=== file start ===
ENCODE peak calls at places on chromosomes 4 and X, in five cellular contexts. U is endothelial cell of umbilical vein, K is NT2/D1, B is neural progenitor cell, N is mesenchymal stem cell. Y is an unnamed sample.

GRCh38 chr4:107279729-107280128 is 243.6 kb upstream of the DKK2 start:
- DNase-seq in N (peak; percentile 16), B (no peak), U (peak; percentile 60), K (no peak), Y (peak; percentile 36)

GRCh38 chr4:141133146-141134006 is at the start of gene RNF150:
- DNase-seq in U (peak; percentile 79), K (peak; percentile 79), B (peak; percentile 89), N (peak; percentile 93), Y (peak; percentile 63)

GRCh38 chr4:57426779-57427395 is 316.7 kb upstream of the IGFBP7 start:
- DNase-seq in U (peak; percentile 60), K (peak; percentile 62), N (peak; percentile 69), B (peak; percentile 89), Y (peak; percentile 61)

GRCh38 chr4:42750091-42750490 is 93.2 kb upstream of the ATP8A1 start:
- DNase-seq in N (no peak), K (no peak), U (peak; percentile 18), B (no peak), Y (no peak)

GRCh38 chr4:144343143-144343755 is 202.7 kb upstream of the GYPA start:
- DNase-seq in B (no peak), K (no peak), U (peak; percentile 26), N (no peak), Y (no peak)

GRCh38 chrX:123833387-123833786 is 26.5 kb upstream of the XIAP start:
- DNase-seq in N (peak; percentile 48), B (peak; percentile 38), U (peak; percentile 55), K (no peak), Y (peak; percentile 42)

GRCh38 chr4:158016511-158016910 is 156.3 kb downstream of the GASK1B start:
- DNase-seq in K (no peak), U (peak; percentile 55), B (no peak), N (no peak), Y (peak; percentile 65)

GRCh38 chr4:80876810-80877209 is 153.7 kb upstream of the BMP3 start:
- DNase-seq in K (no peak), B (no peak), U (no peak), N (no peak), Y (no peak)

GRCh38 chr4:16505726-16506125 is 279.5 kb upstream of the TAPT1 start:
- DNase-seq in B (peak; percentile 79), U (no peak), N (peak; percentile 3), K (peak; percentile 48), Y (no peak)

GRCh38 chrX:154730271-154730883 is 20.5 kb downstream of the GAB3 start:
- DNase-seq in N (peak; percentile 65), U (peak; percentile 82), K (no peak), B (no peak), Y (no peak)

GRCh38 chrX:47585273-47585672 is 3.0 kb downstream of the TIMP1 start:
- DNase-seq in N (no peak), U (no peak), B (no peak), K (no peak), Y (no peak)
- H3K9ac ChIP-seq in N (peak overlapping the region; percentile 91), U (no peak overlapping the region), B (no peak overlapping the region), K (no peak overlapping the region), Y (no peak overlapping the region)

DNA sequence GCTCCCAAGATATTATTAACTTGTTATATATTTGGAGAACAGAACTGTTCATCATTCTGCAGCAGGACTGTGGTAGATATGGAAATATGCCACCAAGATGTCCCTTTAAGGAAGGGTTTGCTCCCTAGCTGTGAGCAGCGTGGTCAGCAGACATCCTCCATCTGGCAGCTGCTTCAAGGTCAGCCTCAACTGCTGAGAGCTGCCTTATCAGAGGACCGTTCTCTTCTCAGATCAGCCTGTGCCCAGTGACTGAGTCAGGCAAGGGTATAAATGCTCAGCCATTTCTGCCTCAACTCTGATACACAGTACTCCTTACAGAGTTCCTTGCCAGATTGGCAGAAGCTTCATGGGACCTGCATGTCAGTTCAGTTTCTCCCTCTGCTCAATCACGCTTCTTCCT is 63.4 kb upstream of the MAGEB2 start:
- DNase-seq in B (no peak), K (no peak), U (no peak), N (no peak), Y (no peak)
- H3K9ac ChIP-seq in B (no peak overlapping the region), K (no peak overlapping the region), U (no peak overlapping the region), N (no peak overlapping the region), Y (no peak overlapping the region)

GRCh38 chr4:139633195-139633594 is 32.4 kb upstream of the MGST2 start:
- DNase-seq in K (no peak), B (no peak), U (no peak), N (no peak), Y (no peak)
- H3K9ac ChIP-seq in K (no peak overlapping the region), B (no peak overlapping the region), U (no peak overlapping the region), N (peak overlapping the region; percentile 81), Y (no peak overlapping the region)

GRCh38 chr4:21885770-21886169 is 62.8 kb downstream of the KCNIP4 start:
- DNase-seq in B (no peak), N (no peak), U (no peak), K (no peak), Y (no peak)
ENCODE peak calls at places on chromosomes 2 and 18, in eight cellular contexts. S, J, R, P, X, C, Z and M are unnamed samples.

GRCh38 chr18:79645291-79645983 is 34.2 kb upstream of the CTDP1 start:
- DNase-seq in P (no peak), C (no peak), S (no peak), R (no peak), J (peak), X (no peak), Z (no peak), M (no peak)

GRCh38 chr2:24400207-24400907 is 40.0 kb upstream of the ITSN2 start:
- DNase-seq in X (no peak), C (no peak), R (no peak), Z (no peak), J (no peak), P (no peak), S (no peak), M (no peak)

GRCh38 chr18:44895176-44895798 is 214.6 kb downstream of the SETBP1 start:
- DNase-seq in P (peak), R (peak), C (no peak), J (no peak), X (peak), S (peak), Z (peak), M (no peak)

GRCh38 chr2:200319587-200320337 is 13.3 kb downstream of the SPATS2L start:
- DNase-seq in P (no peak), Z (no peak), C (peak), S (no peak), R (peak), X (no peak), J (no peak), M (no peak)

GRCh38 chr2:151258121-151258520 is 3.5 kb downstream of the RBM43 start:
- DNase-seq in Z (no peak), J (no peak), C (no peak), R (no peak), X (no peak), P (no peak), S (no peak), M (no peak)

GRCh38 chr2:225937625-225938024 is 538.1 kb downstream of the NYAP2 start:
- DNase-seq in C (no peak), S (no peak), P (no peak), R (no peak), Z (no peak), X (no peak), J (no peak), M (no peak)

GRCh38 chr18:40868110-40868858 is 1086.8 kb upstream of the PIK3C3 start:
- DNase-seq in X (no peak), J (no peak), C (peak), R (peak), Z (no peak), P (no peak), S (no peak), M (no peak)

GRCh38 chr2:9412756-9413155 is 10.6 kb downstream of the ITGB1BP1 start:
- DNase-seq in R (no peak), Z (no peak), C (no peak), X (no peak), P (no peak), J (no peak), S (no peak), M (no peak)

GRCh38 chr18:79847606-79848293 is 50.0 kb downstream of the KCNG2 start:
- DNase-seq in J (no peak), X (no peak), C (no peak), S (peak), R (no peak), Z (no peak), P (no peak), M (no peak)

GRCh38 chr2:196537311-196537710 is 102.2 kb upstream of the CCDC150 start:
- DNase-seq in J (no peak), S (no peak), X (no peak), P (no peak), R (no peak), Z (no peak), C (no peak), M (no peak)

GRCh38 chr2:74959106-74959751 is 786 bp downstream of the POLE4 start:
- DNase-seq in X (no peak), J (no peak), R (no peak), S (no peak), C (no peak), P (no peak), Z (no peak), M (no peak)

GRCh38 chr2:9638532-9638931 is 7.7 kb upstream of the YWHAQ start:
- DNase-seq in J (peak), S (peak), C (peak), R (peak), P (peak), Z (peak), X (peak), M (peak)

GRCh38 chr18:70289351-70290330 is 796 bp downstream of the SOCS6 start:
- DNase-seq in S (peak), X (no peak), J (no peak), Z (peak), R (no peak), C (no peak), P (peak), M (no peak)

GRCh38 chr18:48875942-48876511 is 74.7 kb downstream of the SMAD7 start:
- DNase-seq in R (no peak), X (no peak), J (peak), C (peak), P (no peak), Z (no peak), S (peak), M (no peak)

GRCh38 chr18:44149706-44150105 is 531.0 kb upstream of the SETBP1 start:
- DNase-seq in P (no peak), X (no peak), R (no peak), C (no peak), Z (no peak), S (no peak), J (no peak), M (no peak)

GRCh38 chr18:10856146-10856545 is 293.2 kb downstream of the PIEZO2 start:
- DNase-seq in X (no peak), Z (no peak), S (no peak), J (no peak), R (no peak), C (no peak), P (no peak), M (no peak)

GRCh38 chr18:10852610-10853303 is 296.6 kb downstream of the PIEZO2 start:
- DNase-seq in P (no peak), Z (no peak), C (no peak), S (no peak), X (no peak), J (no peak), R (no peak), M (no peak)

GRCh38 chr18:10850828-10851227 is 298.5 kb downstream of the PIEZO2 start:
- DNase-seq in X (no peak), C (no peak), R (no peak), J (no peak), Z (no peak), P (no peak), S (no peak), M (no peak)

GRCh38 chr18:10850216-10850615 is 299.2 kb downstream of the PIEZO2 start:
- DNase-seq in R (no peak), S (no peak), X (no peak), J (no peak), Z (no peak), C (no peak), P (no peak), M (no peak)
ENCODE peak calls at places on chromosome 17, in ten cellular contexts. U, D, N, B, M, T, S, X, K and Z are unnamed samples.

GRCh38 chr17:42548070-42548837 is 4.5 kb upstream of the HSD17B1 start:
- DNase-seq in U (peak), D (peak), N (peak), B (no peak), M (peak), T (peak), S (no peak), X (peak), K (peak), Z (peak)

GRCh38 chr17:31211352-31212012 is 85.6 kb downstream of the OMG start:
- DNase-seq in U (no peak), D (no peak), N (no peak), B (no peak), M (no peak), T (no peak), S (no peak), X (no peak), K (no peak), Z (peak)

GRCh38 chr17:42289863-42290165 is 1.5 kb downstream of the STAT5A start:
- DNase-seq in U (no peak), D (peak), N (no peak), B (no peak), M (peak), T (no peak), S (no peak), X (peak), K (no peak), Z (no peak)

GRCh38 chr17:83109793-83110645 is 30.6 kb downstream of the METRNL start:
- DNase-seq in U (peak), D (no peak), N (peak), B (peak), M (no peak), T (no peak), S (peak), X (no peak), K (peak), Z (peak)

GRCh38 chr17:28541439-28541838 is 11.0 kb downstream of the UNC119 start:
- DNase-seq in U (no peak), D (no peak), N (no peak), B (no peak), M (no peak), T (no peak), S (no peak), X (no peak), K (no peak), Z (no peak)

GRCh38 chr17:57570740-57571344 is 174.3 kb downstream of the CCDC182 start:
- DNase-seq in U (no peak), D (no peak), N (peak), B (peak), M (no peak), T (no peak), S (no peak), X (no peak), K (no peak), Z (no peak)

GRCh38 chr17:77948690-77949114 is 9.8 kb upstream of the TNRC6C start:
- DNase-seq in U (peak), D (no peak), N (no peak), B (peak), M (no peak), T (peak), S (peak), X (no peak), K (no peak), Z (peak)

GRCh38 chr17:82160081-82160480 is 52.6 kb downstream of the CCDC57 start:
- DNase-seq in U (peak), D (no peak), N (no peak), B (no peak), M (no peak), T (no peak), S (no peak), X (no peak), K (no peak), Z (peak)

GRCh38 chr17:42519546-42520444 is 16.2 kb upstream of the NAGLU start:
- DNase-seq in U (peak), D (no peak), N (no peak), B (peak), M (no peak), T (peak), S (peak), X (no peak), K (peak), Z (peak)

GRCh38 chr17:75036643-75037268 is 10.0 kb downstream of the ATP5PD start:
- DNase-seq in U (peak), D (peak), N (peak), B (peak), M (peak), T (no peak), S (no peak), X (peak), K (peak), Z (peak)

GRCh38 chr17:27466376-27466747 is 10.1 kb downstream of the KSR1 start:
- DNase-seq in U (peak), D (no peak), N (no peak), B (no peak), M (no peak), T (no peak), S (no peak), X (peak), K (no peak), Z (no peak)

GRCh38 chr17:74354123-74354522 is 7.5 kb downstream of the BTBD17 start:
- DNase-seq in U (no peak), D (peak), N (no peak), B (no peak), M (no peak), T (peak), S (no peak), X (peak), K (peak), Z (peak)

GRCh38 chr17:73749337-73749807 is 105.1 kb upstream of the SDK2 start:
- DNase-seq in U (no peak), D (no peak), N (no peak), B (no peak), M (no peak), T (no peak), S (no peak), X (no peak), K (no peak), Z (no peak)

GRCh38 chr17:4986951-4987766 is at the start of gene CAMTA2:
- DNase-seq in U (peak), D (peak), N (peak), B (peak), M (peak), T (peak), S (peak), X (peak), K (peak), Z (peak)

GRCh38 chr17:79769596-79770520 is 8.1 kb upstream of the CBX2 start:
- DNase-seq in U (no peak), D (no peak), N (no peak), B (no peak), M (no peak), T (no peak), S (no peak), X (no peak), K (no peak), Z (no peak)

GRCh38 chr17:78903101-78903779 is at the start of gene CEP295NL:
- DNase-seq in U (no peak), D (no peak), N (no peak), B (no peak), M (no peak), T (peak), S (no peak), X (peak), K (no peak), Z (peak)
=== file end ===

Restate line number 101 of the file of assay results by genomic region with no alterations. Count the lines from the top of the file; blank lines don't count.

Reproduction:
GRCh38 chr17:79769596-79770520 is 8.1 kb upstream of the CBX2 start: